Leading Ethiopia’s gold-medal hopes in the men’s 5,000 metres is world leader Dejen Gebremeskel. His continuous improvement in the event has been rewarded this year with a fantastic world leading time of 12:46.18, fifth fastest in history, in Paris last month. The 22 year-old claimed a deserved bronze in Daegu last year but has shown enough consistency this year to indicate that he can challenge for the place on top of the medal podium.
Joining him in London will be Hagos Gebrehiwet, who has surprised many with his emergence this year. The 18 year-old clocked 12:47.53 to finish behind Daegu in Paris and has come leaps and bounds since finishing fifth in last year’s world youth championships. Yenew Alamirew, who burst onto the international scene with a 7:28 outdoor and 7:27 indoor performance in 2010, completed the men’s 5,000-metre contingent, and his 12:48.77 in the fast paced contest in Paris indicates that he is another force to be reckoned with.
The remarkable performances by this trio of young Ethiopians have reduced Kenenisa to only a reserve in the men’s 5,000-metre squad. But, despite struggling in his return to full fitness with some speculative performances, the 30 year-old is still amongst the favourites for the 10,000 metres, given that the event’s depth in performance has not progressed during his prolonged injury absence.
Long gone maybe the days when Kenenisa reduced the world to also-ran and ran-close-to world record performances, but the double Olympic 10,000-metre champion is perhaps the event’s most successful athlete, with just one defeat in 33 races, having won all major titles in the event since he started competing internationally in 1999. He clocked a world-leading 27:02.59 to win his lone 10,000-metre appearance this year. Kenenisa is the man to beat in the event.
Joining him in the 10,000 metres will be younger brother Tariku Bekele, who moves up from his customary 5,000 metres for the first time this year. Tariku won the first of Ethiopia’s three trial races in the 10,000 metres, in Hengelo, the Netherlands, earlier this year, and his improved finishing means that he could have a say in the order of the medals in the race.
Former world cross-country and New York Marathon champion, Gebregziabher Gebremariam, drops down from the marathon to complete Ethiopia’s 10,000-metre team for London.
The story in the women’s corresponding events is different, with no foreseeable emergence of a young force to rival the medal-winning potential of double Olympic champion, Tirunesh Dibaba, in the 10,000 metres, and former Olympic and world champion, Meseret Defar, in the 5,000 metres. After a world-leading 30:24.39 in Eugene, Oregon, and a couple of solid victories in the 5,000 metres, one notably against Meseret in New York, Tirunesh is looking like the kind of athlete who smashed the African record to win the 10,000-metre gold in Beijing.
She will be joined in the women’s 10,000 metres by marathoner Werknesh Kidane, fourth in Athens eight years ago, and debutant Belaynesh Oljira, who also steps down in distance from the half marathon.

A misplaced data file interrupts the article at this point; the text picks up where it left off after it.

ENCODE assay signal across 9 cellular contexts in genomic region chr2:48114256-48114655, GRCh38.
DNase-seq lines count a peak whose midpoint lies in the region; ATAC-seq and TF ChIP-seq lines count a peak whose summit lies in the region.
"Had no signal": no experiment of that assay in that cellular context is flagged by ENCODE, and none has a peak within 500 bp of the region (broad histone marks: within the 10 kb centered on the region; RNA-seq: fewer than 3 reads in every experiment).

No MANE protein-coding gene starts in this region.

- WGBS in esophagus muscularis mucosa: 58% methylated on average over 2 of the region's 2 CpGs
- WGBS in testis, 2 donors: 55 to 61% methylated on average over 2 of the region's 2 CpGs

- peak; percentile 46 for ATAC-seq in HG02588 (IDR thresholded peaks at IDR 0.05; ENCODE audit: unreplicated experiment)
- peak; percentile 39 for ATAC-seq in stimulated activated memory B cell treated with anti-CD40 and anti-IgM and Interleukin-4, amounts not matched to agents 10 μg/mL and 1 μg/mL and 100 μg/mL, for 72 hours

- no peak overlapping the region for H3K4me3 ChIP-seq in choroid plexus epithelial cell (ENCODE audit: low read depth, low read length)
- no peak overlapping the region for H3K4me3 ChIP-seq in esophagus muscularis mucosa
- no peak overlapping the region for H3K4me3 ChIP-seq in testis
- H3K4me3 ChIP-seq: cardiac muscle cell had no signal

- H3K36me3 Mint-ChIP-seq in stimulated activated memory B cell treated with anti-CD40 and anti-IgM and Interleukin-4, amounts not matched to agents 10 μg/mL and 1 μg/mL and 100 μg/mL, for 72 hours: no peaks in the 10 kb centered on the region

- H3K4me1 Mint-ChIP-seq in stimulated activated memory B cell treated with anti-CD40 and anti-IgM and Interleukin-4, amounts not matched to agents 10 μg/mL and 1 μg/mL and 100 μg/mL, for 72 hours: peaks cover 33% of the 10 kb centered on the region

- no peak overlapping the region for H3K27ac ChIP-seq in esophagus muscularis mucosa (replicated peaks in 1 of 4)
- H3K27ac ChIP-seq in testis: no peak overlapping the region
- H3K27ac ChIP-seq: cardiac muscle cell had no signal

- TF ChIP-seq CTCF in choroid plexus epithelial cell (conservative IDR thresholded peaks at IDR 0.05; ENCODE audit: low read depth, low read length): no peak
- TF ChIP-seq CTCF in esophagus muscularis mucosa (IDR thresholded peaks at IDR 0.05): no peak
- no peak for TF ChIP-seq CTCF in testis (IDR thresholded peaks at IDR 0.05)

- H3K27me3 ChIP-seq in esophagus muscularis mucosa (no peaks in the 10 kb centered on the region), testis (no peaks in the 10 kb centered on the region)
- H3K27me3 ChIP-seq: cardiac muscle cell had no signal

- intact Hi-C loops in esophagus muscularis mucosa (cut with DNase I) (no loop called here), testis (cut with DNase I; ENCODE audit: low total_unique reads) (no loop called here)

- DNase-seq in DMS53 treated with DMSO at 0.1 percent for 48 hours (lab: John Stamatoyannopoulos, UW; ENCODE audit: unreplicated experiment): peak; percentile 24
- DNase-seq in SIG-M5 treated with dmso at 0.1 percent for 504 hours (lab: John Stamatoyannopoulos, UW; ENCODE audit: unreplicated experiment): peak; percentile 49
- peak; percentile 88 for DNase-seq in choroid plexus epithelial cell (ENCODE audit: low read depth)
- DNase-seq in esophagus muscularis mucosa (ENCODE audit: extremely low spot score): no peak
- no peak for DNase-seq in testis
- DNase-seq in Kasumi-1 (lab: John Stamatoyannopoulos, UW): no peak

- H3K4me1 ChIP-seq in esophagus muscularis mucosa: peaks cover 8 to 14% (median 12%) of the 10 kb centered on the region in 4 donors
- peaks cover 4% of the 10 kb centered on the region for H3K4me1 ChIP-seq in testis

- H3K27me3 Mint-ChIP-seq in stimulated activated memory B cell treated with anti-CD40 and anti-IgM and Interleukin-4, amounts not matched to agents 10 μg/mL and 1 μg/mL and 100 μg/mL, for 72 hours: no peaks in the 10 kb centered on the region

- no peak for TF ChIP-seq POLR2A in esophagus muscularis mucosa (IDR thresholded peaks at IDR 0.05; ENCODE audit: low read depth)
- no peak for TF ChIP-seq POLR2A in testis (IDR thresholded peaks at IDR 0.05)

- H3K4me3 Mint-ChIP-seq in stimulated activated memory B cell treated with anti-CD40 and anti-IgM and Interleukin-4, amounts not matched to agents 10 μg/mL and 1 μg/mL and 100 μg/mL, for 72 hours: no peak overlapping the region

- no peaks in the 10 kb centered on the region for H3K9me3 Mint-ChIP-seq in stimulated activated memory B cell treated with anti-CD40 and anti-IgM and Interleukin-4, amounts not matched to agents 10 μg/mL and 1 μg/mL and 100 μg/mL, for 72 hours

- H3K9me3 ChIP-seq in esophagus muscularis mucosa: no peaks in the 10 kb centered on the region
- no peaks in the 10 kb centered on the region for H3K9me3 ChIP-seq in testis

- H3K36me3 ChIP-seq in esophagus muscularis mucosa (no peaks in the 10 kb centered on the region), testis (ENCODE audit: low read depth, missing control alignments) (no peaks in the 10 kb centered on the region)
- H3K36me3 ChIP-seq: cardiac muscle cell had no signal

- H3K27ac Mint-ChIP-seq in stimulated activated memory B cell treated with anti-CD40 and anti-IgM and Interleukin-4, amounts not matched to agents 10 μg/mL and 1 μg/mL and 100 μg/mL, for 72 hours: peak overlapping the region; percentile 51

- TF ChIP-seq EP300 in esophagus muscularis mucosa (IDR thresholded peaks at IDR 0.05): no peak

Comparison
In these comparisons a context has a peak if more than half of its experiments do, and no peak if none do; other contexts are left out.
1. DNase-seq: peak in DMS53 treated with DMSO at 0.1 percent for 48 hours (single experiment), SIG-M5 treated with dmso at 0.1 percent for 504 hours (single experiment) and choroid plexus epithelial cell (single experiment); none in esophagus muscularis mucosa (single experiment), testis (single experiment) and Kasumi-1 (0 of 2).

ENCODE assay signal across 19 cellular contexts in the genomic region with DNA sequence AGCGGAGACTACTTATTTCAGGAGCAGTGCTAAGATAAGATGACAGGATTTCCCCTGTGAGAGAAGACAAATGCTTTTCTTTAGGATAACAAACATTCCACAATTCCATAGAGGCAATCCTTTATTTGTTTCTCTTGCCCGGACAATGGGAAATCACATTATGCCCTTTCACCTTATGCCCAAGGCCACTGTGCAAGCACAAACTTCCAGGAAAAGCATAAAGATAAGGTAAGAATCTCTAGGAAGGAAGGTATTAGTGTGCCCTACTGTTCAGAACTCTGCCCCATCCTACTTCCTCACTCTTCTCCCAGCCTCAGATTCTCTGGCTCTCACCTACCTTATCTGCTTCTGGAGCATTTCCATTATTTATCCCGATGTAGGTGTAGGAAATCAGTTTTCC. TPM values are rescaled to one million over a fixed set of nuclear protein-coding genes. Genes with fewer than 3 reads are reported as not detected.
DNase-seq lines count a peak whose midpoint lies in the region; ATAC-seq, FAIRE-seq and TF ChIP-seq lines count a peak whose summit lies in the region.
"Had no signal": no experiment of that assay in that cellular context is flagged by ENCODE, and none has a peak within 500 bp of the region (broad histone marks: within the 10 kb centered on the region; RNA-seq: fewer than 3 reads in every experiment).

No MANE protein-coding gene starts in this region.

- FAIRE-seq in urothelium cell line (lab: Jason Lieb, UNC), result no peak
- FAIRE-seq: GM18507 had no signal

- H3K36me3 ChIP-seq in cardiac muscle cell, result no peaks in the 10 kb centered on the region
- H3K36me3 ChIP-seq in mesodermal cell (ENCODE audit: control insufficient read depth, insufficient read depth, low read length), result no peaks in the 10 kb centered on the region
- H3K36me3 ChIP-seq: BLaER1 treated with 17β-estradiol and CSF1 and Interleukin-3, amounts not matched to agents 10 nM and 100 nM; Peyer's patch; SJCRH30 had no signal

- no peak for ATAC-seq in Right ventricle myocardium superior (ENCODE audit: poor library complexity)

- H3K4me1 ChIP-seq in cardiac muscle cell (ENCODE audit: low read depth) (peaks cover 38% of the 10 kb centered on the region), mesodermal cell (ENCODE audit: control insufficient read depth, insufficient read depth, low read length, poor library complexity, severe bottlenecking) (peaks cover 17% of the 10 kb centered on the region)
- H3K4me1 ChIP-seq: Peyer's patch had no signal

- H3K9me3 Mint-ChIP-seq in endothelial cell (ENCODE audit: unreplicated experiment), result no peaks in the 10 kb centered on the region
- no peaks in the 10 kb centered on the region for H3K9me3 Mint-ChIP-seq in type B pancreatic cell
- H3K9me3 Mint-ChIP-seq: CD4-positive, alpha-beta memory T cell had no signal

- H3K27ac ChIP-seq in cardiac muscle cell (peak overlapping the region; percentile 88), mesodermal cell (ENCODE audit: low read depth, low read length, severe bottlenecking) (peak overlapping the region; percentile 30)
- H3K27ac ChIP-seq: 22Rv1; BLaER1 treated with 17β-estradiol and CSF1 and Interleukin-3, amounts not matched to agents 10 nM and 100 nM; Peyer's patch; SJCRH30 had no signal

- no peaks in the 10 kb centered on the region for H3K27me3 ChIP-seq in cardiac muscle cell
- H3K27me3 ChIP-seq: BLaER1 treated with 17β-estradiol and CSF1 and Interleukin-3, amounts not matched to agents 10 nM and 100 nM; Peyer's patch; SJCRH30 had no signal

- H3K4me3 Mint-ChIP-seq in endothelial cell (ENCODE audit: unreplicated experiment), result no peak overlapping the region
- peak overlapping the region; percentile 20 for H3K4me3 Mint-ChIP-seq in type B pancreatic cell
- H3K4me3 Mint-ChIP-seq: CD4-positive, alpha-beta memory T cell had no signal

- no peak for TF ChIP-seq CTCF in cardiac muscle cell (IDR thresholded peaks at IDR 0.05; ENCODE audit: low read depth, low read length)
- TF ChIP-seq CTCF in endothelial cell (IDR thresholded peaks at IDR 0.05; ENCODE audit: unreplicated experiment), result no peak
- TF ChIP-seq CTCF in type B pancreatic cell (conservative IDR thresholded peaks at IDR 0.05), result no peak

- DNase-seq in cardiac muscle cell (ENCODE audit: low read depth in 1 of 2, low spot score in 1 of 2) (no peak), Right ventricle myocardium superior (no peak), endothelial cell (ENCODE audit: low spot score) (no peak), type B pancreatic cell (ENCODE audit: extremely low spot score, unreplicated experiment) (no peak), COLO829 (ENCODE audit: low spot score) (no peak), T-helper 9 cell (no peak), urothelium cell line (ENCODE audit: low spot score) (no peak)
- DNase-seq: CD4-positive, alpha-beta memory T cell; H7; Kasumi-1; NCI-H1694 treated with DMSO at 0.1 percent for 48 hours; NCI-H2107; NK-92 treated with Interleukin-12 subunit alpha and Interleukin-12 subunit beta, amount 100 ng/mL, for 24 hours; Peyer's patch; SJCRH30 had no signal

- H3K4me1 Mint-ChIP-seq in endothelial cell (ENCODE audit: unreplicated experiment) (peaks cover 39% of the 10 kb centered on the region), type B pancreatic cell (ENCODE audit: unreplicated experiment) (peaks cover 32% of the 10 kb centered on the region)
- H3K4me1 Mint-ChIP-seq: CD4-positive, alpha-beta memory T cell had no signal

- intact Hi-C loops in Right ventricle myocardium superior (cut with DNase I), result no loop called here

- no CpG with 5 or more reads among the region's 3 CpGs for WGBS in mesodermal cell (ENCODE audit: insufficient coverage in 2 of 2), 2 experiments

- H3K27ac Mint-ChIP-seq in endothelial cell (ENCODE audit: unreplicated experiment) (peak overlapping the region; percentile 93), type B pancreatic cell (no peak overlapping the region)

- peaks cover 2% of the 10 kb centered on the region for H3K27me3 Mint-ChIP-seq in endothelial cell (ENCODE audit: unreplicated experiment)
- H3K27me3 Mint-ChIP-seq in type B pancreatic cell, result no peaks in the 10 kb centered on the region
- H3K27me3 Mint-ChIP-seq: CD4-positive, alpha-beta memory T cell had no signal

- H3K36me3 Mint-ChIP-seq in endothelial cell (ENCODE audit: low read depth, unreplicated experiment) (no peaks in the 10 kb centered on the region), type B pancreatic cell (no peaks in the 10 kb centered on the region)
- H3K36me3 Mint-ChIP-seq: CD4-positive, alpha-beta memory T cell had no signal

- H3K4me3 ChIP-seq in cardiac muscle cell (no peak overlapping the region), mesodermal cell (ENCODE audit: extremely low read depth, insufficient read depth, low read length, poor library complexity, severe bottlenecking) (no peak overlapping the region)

After dropping out of the 10,000 metres and finishing third in the 5,000 metres in Daegu, last year, Meseret is also regaining her finishing speed.
A narrow defeat to Cheruiyot in Rome and another strong summer ahead of London mean that she can again dream of at least a medal in London, following her bronze in Beijing.
The women’s 3,000-metre steeplechase will surely get the pulse of Ethiopian athletics fans racing, with Sofia Assefa, now considered one of the world’s leading athletes in the event. The Commercial Bank of Ethiopia’s (CBE) Sport Club-athlete reduced her own national record by a whooping six seconds again this year, when she ran 9:09.00 in June, in Rome. She is expected to improve on her sixth place finish at Daegu, last year.
Ethiopia certainly lacks no tradition in the men’s corresponding event, with Eshetu Tura’s bronze medal in the 1980 Olympic Games in Moscow among one of the earliest excellent performances by an Ethiopian in the Games. Despite the bright early years though, Ethiopia has very much played second fiddle to Kenya in the event over the last forty years. It will be difficult to see things change this year again, with Kenyans Ezekiel Kemboi, the defending Olympic champion, and Brimin Kipruto, two-time world champion, expected to dominate in London.
Ethiopia’s hopes for a medal lie largely with Roba Gari, the country’s leading male steeplechaser for the last three years.
While still not at the level of Kemboi and Kipruto, Roba has also been consistently chipping away at his own national record time in the distance, stopping at 8:06.16 this year. He has also finished eighth, sixth, and fifth in the last three major championships: the 2008 Olympic Games in Beijing, the 2009 World Championships in Berlin, and the 2011 World Championships in Daegu, indicating that he is getting closer to a medal this time around.
The situation in the men’s and women’s marathon is much more promising. A reading of the world lists indicates that Ethiopia will be taking three of the five fastest marathon runners with Ayele Abshiro, Dino Sefer, and Getu Feleke. But, there is a huge note of caution for the Ethiopian trio. All of them will be making their Olympic debuts and have never competed in a tactical major championship marathon race before.
The lack of experience is compensated by Asselefech Mergia in the women’s field. The 25 year-old is a former world championships bronze medallist. Asselefech has competed in some of the world’s top marathons, including London, and has an encouraging rolodex of half marathon and 10km victories in world-class races to complement her victory in the Dubai Marathon earlier this year. But, she does not have the distinction of being the fastest Ethiopian woman going to London.
Such an honour falls on Tiki Gelana, who, thanks to her victory in April’s Rotterdam Marathon, is the country’s new national record-holder. At 19, she is the youngest ever Ethiopian to be selected for an Olympic marathon squad.
Half marathon national record-holder Mare Dibaba, no relation to Tirunesh and Genzebe, is back to running in Ethiopian colours, after a two-year foray wearing Azerbaijan’s green, blue, and red, and completes the marathon challenge.
The pursuit of Olympic medals will no doubt capture the headlines of Ethiopia’s campaign in London. But, it hardly tells the full story of its Olympic experience.
Equally compelling are stories of athletes who have defied the odds to make it to the starting line in London. This never-say-never attitude is typified by Yanet Seyoum and Mulualem Girma, who are set to become the first ever Ethiopian swimmers to compete in the Olympics, due to universality places afforded by the International Olympic Committee (IOC).